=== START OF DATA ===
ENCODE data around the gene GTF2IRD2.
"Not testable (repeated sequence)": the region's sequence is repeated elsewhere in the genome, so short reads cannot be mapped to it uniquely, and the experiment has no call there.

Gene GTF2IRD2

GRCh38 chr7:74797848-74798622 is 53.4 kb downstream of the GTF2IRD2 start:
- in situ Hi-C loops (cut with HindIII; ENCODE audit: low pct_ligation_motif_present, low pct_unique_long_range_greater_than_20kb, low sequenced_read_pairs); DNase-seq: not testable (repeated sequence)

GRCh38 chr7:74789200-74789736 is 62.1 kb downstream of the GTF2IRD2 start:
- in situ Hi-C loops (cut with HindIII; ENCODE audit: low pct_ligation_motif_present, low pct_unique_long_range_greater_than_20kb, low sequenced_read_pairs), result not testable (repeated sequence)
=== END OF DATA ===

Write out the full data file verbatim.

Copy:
ENCODE data around the gene GTF2IRD2.
"Not testable (repeated sequence)": the region's sequence is repeated elsewhere in the genome, so short reads cannot be mapped to it uniquely, and the experiment has no call there.

Gene GTF2IRD2

GRCh38 chr7:74797848-74798622 is 53.4 kb downstream of the GTF2IRD2 start:
- in situ Hi-C loops (cut with HindIII; ENCODE audit: low pct_ligation_motif_present, low pct_unique_long_range_greater_than_20kb, low sequenced_read_pairs); DNase-seq: not testable (repeated sequence)

GRCh38 chr7:74789200-74789736 is 62.1 kb downstream of the GTF2IRD2 start:
- in situ Hi-C loops (cut with HindIII; ENCODE audit: low pct_ligation_motif_present, low pct_unique_long_range_greater_than_20kb, low sequenced_read_pairs), result not testable (repeated sequence)